Gargantuan Galactic Gravitational Lensing (NIRCam)

This mind-blowing deep field was one of Webb’s first light images, released to the public on 12 July 2022. It contains thousands of individual galaxies, a number of which are visibly distorted by the presence of otherwise unseen dark matter. At the centre of the scene is SMACS 0723, a massive cluster of galaxies 4.6 billion light-years distant. Dark matter within the cluster acts as a colossal lens – a gravitational lens – that bends light and smears the images of background galaxies. Webb’s sharp eye reveals fine details in these warped impressions like never before.


The Tarantula Nebula (NIRCam)

Spanning 340 light-years, this enormous, nebulous web surrounds the core of a monstrously large star-forming region, which is home to some tens of thousands of infant stars. JWST saw many of these stars for the first time, peering through the gas and dust that enshrouds them with its powerful infrared optics. Strong stellar winds from the massive star cluster present in the image are carving out a distinctive, bubble-like cavity in the nebula. The brighter-looking gas is hotter, whereas the rusty, darker gas farther from the cluster is cooler.


Strange spirals in NGC 1433 (MIRI)

The nearby barred spiral galaxy NGC 1433 is a remarkable sight for MIRI. Ordinarily less exciting in optical telescopes, it appears here as a speckled spiral within a speckled spiral; the bright eye of some unfathomable cosmic creature. Striking pink spots shine where clumps of gas emit infrared light, after absorbing the more powerful radiation from embedded or nearby young stars. We see star-forming activity in two rings. The incredible resolution of Webb makes clear the inner core of the galaxy along with its outer spiral arms. The two rings are really connected, with the outer ring making up the sweeping reaches of two large spiral arms at the tips of the central bar.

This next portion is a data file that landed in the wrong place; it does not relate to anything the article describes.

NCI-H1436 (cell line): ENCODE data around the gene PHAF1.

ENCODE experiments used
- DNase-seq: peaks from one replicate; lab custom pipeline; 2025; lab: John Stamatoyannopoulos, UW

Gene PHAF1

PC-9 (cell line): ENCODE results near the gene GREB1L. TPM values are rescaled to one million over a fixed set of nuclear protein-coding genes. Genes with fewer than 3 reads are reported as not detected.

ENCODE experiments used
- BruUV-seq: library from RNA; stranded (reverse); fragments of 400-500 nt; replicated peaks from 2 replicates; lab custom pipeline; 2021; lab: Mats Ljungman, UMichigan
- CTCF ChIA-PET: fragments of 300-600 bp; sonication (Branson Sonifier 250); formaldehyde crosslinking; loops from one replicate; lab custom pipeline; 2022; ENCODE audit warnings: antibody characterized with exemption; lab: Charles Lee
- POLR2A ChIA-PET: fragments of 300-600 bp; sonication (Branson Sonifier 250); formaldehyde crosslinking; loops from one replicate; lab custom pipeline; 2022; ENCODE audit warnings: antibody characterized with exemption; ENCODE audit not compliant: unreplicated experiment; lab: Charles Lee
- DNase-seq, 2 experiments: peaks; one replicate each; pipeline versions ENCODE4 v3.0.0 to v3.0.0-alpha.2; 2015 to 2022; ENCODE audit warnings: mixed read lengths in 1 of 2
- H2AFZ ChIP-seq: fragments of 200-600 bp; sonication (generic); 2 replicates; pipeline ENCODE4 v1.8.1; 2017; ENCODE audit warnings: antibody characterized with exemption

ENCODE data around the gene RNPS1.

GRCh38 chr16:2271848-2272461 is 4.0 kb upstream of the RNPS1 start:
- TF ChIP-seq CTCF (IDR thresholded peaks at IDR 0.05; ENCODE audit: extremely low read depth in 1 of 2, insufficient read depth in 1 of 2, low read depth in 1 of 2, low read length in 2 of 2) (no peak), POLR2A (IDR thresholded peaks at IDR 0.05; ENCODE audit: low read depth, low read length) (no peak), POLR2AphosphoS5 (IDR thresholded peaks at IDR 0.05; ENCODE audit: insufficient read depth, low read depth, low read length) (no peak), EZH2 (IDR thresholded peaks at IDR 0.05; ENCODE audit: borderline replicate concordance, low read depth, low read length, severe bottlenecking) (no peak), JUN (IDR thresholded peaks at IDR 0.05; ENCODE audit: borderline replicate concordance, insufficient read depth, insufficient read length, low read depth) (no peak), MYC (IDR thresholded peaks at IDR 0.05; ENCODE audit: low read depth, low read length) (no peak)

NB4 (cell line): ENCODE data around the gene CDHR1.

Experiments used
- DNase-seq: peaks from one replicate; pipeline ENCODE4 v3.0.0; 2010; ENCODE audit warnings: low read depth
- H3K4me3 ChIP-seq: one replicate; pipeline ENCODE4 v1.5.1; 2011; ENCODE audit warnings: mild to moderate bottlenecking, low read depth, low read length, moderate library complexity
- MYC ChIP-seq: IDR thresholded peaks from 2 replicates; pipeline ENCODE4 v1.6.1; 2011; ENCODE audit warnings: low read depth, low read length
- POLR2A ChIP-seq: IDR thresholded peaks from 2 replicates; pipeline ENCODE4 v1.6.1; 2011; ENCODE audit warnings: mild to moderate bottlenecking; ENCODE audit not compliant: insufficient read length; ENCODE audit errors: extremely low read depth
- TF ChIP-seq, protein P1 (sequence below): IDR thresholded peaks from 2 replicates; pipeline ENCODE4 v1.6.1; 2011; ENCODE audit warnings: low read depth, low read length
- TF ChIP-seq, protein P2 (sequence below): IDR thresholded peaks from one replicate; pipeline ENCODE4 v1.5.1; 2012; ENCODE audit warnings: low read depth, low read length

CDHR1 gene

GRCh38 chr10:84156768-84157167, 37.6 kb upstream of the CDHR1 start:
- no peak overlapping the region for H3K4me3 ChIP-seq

Neptune… and Triton! (NIRCam)

The JWST doesn’t just peer into the Galaxy and beyond – it’s also perfectly capable of breaking new ground in our own planetary neighbourhood. NIRCam’s view of Neptune is a perfect example. The remote planet positively glows in the infrared, as do its ordinarily ultra-faint rings. Weather patterns are visible in its atmosphere, and to the upper left, it’s large moon Triton makes an eight-pointed star through the uncommon Korsch optical system of the telescope. Infrared observations like these, which are impossible through the Earth’s atmosphere, are crucial to our ongoing investigation of the remote ice giants.


Cosmic Cliffs of the Carina Nebula (NIRCam)

Perhaps the most famous Webb image to date, and for good reason, this magnificent 123 megapixel mosaic does real justice to the grandiose Carina Nebula – a sublime portrait of one of the most complex and compelling regions of the Milky Way. The cosmic cliffs lie on the edge of a vast cavity within the nebula NGC 3324, which is about 7600 light-years from Earth. The radiation from young, very hot stars inside the cavity (out of frame above the top of the image) carves and erodes the apparent cliff face, which is evidently streaming away towards the bottom of the image. It’s easy to see why this image, one of the first to be released by the Webb team, adorned the backgrounds of millions of computers, tablets and phones.


Tom Kerss is an astronomer, astrophotographer, writer and speaker, specialising in the rewarding task of connecting people to their shared universe. He is the author of Observing Our Solar System, Northern Lights, Moongazing and Stargazing, all of which are available now. His upcoming book, Diamonds Everywhere, will be released on October 12, 2023.